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Landmark commission makes no exceptions for sign standards on Congress Avenue

Tuesday, October 11, 2022 by Kali Bramble

Austin-based health care provider Curative will have to rethink its storefront design thanks to the Historic Landmark Commission, which unanimously voted last week to reject signage for the startup’s flagship clinic on Congress Avenue.

The rejected proposal would have rendered Curative’s logo in 72 square feet of halo-lit white vinyl lettering on the lowermost facade of 900 Congress Ave., where the company plans to open a health and wellness facility sometime next year. Design standards for buildings in the Congress Avenue National Register Historic District restrict the signage per facade to a maximum of 40 square feet.

Curative, which formed during the pandemic to fill the demand for Covid testing, purchased the site in March 2022. Spokesperson Brooke Biddle says the proposed signage was an attempt to respect Congress Avenue’s historical context while navigating their shared space with Prosperity Bank, which currently enjoys 259 square feet of signage at the top of the building.

Biddle explained that the new facility will focus on the “preventative care aspect” of Curative’s business. “We obviously have tenants we are working with … and in order to work around that, we proposed a sign that was not going to draw too much attention, but would make it clear where our folks should go for these health and wellness opportunities.”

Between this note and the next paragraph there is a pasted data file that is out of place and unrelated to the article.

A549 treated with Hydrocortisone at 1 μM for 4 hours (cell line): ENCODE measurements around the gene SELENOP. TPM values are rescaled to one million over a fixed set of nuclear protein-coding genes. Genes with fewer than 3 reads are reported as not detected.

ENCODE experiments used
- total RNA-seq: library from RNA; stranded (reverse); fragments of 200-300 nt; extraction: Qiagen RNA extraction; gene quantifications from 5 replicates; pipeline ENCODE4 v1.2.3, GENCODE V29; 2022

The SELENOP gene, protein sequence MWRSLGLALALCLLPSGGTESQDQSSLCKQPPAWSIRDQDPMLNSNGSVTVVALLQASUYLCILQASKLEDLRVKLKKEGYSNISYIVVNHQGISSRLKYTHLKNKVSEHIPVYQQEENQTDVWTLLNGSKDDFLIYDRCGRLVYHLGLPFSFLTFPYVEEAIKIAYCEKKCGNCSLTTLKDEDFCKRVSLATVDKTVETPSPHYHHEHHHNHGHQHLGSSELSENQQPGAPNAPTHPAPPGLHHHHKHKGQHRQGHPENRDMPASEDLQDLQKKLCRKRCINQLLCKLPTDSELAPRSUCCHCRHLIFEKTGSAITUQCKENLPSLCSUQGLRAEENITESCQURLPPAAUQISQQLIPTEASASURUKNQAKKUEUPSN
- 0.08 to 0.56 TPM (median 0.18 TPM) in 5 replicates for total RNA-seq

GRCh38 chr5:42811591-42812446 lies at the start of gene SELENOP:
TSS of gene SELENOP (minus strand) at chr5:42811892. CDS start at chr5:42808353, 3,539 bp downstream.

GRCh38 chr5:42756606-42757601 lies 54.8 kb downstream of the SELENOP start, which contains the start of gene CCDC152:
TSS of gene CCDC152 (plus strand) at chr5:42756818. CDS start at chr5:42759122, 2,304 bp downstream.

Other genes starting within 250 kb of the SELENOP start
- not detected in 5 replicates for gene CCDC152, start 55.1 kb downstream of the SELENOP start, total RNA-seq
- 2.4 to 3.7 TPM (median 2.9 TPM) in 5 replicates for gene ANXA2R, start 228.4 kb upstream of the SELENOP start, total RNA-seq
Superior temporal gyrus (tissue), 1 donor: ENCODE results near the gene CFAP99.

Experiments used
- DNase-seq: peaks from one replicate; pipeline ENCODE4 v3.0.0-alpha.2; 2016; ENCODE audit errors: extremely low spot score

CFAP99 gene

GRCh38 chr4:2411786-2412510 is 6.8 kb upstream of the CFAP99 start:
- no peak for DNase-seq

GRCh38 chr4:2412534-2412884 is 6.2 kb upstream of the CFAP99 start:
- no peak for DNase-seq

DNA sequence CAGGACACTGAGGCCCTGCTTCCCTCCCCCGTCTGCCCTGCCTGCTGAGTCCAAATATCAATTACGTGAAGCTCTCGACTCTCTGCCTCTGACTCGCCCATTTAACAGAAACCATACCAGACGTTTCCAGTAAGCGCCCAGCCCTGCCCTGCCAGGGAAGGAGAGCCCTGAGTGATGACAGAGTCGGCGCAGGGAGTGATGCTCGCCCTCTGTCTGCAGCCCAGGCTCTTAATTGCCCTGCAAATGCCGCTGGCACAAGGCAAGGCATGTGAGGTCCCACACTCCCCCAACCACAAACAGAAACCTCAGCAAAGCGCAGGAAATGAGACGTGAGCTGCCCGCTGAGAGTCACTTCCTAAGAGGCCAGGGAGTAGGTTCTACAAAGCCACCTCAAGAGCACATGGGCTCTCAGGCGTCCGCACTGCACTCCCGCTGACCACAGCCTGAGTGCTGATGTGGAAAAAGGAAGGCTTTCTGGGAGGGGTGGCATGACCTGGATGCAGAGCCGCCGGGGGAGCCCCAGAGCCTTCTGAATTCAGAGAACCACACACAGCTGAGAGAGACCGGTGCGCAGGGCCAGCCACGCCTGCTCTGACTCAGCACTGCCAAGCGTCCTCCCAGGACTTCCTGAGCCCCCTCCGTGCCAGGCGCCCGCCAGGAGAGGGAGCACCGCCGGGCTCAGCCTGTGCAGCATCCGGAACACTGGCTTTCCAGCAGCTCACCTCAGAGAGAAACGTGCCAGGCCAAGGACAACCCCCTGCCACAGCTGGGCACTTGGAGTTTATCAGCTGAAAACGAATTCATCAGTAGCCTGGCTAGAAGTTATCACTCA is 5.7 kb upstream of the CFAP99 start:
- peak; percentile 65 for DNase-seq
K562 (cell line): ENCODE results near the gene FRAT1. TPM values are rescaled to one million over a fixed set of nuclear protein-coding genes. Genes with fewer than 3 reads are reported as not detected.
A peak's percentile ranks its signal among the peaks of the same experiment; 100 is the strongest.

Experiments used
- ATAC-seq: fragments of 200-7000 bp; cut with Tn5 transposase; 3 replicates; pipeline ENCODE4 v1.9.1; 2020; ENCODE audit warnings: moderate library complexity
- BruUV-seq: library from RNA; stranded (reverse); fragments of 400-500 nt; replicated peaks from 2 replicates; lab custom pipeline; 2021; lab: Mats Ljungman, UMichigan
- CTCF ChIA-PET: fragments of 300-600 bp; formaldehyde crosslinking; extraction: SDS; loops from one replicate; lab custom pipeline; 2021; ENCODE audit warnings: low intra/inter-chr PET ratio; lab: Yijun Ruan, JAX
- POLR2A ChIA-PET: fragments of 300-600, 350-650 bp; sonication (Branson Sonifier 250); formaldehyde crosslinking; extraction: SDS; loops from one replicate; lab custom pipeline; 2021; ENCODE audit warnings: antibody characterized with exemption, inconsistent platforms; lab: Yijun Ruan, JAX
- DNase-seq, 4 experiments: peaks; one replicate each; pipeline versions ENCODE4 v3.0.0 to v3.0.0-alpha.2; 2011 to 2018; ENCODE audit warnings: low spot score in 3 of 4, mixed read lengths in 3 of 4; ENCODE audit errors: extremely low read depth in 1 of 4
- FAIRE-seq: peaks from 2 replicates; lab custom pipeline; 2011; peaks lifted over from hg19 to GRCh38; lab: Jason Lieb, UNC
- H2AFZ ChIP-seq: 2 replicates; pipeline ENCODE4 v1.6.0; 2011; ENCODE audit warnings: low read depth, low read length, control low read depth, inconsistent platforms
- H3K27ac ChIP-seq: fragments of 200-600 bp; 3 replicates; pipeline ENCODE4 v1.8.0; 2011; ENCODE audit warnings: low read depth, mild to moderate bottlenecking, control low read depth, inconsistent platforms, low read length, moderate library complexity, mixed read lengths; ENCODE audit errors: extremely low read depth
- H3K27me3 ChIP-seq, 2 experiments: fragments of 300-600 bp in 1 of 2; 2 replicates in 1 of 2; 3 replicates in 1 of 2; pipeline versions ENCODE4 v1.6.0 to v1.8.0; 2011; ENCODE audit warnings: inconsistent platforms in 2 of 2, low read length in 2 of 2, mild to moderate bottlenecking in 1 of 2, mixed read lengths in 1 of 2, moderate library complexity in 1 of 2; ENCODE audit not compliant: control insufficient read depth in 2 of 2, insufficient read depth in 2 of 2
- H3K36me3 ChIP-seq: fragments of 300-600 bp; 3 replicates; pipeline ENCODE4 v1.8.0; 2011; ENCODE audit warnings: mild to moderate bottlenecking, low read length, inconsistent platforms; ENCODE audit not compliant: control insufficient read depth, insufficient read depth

Congress Avenue Historic District, which runs the length of the street from Cesar Chavez to the Capitol, was recognized in the National Register of Historic Places in 1978. Since then, the city’s Historic Preservation Office has been charged with the careful review of design choices, including renovations, murals, sculptures and commercial developments. Unfortunately for Curative, the department’s standards for building signage are some of the most rigorous in the city’s arsenal.

“I make it a point to never make exceptions to the city’s sign standards,” said Commissioner Kevin Koch, who made the motion to deny the proposal. “I don’t want to get into bartering or adjudicating whether there’s a great enough need to violate them …it may seem difficult to adhere to, but if we were to make the same exception to every property on Congress Avenue, it would have a much different appearance.”

While the vote was unanimous, sentiments among commissioners were more divided.

“I’ll support the motion, and I agree with everything said, but for the record I think the design standards are terrible,” Commissioner Witt Featherston said. “But they are in writing and they’re the rules we live by. I’m not sure if there’s anything in the sign standards that give exception to graphics behind storefront glass … just throwing that out there.”

Project rendering by Building Image Group. This story has been changed since publication. Originally, we reported that the site was purchased in spring 2020. In fact, it was purchased in March 2022.

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